Close the kitchen after dinner, and do light activity. Finish dinner, clean up, and then it’s “Kitchen Closed.” Create a trigger for yourself to get you moving after dinner. For example: put the dog leash out to remind you to take the dog for a walk. Use the trigger of turning on the dishwasher to do something mildly active.
Kaizen your Habit Change. Start with where you are and take baby steps to where you want to be -- this is Kaizen. Get real with what’s going on in your life and identify what seems doable and fail-proof. You don’t need to move your meal-time up an hour and a half. You don’t need to cancel date night. You don’t need to exclusively eat soups, salads, and one-pot meals forever. That would only trigger your inner rebel into rebellion. When we create unnecessary tension, we’re bound to rebel and break our own rules. If you’re a “perfectionist” you’ll only disappoint yourself for not being able to live up to your crazy high standards and then beat yourself up for it. Start with a specific behavior change that seems easy but will be effective enough to notice if it’s working over time. Remember, we’re more interested in small gains than a perfect picture.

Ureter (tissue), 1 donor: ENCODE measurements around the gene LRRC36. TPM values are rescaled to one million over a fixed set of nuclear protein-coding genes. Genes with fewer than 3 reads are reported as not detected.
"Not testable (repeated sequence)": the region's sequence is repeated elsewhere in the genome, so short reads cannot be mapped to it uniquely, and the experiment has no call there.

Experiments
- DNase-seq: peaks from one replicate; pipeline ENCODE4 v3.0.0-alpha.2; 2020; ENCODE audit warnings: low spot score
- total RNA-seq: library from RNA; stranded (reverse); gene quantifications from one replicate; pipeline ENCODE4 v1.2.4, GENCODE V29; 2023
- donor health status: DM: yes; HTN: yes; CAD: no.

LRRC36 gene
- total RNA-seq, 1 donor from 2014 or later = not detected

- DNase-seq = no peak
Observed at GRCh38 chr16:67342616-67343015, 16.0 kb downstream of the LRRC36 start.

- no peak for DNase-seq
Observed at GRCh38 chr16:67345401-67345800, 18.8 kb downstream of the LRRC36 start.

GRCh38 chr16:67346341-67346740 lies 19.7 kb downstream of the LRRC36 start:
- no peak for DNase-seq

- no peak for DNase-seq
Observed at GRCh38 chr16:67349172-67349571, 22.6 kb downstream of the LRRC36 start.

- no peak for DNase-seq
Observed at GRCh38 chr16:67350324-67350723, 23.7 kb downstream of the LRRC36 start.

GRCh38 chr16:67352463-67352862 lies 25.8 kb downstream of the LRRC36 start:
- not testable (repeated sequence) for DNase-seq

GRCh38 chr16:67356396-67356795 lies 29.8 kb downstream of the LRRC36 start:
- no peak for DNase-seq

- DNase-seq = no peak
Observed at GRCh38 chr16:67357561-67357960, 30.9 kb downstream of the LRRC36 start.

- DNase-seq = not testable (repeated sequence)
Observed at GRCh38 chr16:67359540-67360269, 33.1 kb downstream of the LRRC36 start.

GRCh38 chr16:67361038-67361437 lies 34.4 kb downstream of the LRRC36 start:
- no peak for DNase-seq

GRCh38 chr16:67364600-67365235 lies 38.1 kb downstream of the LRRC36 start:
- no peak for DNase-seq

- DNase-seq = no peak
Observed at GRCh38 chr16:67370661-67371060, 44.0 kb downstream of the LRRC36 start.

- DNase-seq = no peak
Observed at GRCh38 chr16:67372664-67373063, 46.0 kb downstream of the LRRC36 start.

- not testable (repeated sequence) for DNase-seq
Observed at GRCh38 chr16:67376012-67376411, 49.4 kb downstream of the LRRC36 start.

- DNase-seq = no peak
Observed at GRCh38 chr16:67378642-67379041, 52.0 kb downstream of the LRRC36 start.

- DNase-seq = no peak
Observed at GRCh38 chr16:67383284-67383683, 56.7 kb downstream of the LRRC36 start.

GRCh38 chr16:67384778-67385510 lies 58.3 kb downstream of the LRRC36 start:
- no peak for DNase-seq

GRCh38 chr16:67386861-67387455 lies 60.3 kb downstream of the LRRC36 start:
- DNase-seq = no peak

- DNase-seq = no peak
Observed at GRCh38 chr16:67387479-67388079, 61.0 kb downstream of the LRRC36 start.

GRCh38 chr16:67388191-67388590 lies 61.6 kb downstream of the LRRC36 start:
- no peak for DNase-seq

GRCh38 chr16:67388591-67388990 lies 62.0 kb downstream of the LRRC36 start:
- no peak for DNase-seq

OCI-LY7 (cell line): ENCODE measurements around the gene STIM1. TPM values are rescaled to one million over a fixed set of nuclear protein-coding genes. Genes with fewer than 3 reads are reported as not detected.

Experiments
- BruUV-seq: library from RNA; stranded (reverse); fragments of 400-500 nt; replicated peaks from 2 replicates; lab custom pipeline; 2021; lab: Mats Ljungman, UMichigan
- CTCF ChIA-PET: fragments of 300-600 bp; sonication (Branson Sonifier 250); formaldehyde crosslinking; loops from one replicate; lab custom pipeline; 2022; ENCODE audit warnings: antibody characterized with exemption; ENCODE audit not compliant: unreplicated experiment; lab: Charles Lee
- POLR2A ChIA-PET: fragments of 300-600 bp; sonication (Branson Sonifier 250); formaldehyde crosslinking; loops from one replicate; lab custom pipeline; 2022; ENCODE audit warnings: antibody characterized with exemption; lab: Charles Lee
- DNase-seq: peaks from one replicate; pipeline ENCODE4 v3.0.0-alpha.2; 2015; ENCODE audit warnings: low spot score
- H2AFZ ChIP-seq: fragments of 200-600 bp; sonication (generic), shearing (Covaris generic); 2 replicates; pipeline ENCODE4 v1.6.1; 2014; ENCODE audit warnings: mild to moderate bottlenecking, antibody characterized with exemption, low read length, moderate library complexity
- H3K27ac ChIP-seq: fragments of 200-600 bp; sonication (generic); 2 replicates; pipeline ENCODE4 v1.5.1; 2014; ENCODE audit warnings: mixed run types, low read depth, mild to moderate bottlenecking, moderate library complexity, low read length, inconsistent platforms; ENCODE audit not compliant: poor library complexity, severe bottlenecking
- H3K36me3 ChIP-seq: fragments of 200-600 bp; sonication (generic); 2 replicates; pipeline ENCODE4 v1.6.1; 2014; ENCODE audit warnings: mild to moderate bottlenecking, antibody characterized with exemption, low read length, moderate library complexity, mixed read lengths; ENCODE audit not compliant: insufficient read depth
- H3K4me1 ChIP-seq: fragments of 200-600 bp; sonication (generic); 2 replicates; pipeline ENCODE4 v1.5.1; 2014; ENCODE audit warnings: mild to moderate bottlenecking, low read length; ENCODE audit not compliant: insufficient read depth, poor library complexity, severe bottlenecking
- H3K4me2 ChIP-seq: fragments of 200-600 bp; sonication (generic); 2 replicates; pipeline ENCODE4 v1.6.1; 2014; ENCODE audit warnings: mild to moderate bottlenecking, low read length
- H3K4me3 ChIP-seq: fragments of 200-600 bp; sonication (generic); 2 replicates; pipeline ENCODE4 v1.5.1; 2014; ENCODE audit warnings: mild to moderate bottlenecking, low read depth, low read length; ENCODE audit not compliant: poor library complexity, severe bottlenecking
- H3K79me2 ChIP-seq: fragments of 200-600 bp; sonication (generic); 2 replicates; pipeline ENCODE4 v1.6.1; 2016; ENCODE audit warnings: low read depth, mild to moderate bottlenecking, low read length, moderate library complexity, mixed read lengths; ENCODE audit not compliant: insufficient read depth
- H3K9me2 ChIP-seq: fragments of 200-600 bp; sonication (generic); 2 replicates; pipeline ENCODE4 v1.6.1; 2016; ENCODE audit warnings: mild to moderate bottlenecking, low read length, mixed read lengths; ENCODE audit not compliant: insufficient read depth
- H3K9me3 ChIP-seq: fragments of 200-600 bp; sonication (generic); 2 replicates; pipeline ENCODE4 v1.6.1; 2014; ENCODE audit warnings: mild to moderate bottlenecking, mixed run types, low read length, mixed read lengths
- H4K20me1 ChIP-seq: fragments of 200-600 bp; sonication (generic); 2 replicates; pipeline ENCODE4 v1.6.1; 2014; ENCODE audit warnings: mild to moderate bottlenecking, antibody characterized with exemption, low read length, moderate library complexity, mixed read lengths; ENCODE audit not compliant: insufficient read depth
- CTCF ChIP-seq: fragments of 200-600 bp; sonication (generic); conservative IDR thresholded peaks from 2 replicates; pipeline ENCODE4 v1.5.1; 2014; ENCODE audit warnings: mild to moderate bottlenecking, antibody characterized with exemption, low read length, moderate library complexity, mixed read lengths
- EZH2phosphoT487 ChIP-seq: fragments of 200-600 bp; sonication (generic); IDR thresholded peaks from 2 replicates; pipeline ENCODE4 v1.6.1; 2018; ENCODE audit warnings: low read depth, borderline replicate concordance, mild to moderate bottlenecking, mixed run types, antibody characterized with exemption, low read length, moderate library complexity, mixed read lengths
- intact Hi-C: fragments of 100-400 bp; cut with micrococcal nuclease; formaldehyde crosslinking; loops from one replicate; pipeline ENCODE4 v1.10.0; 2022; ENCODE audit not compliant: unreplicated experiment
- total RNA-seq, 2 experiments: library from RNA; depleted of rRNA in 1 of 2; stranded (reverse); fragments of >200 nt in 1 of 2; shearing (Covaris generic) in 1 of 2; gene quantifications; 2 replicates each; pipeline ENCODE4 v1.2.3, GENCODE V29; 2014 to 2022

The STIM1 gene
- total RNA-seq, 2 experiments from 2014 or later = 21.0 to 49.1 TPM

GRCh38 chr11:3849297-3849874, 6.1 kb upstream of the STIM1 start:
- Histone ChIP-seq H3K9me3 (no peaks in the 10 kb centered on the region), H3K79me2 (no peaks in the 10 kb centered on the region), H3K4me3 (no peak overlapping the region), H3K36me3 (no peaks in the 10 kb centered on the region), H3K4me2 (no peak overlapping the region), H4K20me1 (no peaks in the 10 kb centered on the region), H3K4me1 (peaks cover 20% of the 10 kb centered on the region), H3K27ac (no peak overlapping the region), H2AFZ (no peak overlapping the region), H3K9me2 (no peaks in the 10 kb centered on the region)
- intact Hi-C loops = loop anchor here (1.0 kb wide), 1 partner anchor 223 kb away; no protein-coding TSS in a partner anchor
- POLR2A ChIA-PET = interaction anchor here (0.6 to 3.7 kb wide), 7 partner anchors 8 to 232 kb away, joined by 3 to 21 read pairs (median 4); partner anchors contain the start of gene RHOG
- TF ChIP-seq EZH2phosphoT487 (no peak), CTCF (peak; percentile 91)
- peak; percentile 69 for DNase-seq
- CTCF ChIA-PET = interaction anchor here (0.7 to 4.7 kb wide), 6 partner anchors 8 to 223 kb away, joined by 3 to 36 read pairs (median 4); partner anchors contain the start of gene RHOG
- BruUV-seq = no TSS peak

“Our cultural habits violate our bodies’ most basic needs. From a biological perspective, the later, heavier dinner is an early, slow, dramatic death sentence” — Cate Stillman (Yogahealer)
Even though this habit might seem impossible to shift, remember to take small steps. It might take a month or a year to implement this new habit. Most importantly is that you praise your own progress no matter how small. Notice the difference as undesirable habits fall away naturally. Earlier, lighter dinners are not about becoming antisocial or dogmatic. They’re about slow, steady changes that support your physiology. You never know… your social schedule may begin to adjust and support your better healthy habit for the long run.